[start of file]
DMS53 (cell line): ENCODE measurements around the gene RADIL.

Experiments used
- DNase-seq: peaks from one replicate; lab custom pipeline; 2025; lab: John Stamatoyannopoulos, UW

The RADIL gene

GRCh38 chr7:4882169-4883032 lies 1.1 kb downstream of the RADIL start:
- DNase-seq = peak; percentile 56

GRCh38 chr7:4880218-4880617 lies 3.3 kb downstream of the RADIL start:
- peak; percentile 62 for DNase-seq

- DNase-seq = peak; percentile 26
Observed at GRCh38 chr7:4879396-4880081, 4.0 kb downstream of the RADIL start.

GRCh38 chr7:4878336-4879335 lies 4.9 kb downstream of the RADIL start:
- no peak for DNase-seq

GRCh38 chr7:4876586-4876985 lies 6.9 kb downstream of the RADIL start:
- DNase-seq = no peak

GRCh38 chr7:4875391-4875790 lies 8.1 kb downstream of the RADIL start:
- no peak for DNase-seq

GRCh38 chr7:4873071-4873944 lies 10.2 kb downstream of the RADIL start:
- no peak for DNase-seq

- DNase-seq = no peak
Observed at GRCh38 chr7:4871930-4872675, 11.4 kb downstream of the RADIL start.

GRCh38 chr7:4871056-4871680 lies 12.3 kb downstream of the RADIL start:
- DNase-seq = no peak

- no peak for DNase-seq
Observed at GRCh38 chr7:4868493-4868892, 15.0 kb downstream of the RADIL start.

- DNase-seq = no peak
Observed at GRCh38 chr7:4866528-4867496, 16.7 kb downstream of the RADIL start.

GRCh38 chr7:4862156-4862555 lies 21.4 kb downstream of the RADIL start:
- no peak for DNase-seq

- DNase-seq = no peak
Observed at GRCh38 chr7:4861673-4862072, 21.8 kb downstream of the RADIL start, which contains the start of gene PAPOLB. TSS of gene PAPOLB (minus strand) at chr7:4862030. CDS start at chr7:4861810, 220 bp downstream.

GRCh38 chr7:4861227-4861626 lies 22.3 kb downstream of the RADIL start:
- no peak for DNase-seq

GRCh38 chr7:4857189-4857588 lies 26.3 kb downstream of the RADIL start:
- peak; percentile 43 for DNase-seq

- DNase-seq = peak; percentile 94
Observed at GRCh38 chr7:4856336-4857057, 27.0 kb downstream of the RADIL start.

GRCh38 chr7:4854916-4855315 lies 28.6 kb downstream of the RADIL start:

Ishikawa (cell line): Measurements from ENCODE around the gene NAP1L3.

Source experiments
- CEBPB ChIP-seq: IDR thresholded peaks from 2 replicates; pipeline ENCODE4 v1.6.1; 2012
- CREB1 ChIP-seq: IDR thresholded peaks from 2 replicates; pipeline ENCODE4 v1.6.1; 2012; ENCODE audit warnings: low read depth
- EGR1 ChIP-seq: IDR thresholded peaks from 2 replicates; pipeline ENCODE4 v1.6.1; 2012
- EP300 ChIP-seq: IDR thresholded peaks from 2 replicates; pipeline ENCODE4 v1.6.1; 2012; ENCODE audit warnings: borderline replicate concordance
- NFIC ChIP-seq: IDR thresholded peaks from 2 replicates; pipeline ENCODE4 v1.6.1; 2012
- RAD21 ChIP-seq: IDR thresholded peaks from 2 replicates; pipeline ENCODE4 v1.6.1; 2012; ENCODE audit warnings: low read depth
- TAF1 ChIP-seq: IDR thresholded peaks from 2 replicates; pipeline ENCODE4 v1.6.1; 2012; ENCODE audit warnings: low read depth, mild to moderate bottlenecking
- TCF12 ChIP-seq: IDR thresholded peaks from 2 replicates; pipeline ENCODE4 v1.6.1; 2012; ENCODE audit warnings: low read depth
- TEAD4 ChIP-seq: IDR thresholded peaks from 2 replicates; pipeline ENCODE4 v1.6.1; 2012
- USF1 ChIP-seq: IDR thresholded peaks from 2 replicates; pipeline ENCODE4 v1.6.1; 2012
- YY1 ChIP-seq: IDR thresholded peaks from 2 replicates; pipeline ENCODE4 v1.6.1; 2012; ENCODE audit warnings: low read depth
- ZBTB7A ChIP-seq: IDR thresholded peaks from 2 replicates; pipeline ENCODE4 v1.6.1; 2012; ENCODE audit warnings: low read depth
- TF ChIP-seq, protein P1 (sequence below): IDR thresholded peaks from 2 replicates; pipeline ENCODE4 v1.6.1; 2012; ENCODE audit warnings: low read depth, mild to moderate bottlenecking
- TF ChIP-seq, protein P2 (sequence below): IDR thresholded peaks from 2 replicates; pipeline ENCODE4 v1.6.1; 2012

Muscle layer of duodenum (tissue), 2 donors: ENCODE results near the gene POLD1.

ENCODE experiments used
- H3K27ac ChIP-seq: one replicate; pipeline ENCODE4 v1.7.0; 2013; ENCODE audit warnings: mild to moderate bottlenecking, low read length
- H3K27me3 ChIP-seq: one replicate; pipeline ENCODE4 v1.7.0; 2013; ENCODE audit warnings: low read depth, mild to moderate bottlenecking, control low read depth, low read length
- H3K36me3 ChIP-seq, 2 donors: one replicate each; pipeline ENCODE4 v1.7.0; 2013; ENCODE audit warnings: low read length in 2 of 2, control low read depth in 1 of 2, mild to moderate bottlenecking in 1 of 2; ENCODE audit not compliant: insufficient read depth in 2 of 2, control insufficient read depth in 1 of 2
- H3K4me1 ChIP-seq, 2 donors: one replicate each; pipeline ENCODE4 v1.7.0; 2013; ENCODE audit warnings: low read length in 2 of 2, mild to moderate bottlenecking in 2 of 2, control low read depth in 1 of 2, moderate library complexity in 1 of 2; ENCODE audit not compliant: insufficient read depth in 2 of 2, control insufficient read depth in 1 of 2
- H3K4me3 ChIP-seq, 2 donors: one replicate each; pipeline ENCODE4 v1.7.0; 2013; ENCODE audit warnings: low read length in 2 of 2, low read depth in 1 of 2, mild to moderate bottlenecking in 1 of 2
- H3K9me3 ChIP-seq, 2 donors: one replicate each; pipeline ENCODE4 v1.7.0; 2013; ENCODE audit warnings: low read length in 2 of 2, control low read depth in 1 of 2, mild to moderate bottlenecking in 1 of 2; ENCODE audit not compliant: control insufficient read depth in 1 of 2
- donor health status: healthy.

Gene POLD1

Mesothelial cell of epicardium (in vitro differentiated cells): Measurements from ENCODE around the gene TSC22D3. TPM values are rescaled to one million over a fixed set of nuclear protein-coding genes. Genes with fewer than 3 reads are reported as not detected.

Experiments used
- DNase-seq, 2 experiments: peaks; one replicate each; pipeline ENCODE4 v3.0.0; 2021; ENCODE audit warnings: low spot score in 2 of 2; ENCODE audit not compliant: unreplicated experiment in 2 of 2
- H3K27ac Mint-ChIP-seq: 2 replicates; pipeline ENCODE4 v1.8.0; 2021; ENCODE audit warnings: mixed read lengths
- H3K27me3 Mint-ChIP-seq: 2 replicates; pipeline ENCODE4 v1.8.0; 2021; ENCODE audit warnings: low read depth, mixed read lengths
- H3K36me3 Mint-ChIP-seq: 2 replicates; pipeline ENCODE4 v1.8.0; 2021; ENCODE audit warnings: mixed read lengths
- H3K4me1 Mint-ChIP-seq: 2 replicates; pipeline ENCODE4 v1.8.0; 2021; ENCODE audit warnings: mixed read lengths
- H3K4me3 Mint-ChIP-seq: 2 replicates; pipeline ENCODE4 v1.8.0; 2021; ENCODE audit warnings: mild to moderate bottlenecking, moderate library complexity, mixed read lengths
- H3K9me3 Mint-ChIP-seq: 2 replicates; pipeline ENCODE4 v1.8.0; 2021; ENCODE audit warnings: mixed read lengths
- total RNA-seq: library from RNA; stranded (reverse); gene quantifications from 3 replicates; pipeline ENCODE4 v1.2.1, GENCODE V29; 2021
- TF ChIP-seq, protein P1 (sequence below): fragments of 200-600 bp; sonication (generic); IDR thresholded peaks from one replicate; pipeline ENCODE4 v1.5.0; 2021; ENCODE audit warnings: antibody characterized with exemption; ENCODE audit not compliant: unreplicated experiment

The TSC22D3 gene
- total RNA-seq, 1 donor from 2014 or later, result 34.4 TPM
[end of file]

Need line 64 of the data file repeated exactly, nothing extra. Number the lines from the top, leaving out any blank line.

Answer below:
Mesothelial cell of epicardium (in vitro differentiated cells): Measurements from ENCODE around the gene TSC22D3. TPM values are rescaled to one million over a fixed set of nuclear protein-coding genes. Genes with fewer than 3 reads are reported as not detected.